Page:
No, instead, God’s given us His Word, contained quietly within the pages of the Bible. He doesn’t demand our attention. He doesn’t shout and scream and make a ruckus to be heard over the noise of all the clickbait headlines flooding our newsfeed. God’s Word contains wisdom and instructions the entire human race desperately needs, but there’s nothing stopping us from ignoring it.

Still small voice

God led the prophet Elijah to a mountain in order to drive home a lesson. He gave Elijah the best seat in the house and then proceeded to show him some incredible things—a powerful wind that tore into the mountain, an earthquake and a fire. But each time, the biblical account tells us that God was not in any of these spectacles. He chose to identify Himself instead with what came next—“a still small voice” (1 Kings 19:11-13). It was actually so low that Elijah had to physically move to the entrance of the cave to hear it.

Rather than thundering with unmistakable divine majesty, the Creator chose to communicate with a voice that Elijah had to strain to hear.

Not much has changed since then. God’s words are still readily available to us, but hearing or reading them requires action on our part. It requires ignoring the incessant chatter of those seeking our attention and devoting our focus wholeheartedly to the invaluable treasures of the Word of God.

Searching for treasure

Clickbait may look intriguing, but that’s all it is—bait. It’s rarely worth your time, but it’s so eager to take that time from you. God’s truth, on the other hand, is easily worth every second you invest in studying it—but there’s a catch. Like Elijah with the still small voice, you have to step out of your cave in order to hear.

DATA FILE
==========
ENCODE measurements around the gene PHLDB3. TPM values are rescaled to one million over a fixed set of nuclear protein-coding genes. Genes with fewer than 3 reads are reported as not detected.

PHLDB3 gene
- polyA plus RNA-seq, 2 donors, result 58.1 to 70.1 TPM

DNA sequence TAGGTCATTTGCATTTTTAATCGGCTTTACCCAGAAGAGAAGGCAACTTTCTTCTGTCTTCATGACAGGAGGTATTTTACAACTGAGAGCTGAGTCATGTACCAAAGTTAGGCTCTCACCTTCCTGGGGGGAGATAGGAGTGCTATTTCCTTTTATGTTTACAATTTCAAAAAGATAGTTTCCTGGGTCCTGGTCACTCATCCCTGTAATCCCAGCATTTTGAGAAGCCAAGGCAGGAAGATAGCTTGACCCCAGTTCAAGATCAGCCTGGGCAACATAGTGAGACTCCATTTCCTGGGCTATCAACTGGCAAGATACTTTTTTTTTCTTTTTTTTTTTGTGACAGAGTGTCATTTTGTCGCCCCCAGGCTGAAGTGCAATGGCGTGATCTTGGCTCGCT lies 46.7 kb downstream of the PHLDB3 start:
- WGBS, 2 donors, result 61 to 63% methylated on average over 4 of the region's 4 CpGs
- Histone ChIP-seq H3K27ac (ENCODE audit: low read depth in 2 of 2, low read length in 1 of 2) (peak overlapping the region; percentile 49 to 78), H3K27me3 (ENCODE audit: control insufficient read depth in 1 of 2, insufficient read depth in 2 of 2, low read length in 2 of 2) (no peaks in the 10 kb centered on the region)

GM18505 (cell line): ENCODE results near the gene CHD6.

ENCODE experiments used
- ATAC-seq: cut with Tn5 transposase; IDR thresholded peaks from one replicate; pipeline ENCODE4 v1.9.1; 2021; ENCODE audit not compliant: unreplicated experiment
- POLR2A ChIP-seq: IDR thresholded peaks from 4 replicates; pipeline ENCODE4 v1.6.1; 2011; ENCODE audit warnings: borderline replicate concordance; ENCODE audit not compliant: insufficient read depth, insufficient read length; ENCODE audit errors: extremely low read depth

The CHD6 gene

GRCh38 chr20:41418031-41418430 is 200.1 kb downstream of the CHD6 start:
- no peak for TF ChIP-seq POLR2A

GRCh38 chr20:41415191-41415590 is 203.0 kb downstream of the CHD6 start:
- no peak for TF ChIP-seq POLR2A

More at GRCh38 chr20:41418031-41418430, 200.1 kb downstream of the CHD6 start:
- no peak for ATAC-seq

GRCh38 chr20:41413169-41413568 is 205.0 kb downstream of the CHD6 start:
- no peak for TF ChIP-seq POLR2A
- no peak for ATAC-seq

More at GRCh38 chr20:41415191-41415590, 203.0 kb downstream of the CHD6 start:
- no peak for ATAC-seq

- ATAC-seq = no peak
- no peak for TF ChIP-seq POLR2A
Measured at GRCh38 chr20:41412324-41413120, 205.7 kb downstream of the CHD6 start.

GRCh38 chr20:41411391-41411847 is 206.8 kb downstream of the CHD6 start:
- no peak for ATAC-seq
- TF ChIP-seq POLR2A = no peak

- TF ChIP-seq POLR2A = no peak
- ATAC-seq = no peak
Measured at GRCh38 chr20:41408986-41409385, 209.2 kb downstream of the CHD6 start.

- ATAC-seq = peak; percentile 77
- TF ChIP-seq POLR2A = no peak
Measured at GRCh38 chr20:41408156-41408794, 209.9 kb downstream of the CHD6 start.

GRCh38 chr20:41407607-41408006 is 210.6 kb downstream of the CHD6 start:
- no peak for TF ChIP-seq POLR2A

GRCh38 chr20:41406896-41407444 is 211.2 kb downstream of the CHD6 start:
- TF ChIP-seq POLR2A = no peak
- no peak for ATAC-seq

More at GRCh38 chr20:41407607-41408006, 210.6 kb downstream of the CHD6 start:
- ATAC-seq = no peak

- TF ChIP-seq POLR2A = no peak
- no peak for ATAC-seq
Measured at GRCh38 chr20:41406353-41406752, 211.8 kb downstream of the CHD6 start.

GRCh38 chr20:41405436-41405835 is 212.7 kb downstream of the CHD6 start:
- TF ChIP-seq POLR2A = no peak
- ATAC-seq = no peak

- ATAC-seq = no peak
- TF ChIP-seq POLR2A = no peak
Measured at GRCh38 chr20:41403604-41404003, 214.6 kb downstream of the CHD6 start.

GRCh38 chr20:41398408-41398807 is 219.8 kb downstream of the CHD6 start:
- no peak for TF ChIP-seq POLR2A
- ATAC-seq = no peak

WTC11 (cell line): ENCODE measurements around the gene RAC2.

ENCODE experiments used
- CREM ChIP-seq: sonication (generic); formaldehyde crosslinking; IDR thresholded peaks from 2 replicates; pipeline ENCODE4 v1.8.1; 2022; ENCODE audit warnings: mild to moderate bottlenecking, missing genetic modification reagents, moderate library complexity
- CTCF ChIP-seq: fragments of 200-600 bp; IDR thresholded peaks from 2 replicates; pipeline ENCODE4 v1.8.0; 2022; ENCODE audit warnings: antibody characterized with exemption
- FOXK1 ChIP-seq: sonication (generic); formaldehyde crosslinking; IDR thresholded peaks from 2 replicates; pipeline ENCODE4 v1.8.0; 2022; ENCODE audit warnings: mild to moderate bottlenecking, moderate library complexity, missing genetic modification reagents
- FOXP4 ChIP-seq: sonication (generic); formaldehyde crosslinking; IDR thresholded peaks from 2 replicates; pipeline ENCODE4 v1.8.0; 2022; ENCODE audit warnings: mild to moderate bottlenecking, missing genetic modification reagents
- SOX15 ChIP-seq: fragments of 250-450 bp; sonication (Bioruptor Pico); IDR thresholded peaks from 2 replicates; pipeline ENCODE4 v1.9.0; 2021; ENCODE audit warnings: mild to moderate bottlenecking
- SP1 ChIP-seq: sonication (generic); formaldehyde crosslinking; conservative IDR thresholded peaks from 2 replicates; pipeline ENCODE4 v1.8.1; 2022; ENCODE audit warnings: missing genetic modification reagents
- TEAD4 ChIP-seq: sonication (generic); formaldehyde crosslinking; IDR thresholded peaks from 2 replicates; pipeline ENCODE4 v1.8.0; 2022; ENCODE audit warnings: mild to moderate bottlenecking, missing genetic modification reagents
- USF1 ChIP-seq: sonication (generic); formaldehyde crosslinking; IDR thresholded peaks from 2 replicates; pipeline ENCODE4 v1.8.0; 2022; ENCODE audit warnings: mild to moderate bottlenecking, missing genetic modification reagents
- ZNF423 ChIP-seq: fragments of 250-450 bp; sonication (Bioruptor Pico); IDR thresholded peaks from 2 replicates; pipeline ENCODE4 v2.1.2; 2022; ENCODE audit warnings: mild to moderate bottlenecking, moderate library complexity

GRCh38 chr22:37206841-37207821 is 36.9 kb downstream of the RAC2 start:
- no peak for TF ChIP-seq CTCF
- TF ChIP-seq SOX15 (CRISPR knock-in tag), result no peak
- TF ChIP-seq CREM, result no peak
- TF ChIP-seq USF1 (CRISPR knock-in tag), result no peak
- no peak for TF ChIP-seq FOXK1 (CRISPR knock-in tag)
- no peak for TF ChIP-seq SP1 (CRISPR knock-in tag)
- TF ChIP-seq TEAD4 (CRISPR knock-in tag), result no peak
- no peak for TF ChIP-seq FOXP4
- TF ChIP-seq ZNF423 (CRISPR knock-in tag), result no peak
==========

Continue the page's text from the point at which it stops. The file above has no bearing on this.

The book of Proverbs tells us, “If you seek [wisdom] as silver, and search for her as for hidden treasures; then you will understand the fear of the Lord, and find the knowledge of God. For the Lord gives wisdom; from His mouth come knowledge and understanding” (Proverbs 2:4-6).

Wisdom is out there, but you probably won’t find much of it being shared on social media. If you’re looking for something worth your time, then close your newsfeed, open your Bible … and listen.

We provide many resources to help you study and understand the Bible. For further insight, read our articles on “Bible Study.” 

About the Author

Jeremy Lallier

Jeremy Lallier

Jeremy Lallier is a full-time writer working at the Life, Hope & Truth offices in McKinney, Texas. He has a degree in information technology, three years’ experience in the electrical field and even spent a few months upfitting police vehicles—but his passion has always been writing (a hobby he has had as long as he can remember). Now he gets to do it full-time for Life, Hope & Truth and loves it. He particularly enjoys writing on Christian living themes—especially exploring what it looks like when God’s Word is applied to day-to-day life. In addition to writing blog posts, he is also the producer of the Life, Hope & Truth Discover video series and regularly writes for Discern magazine.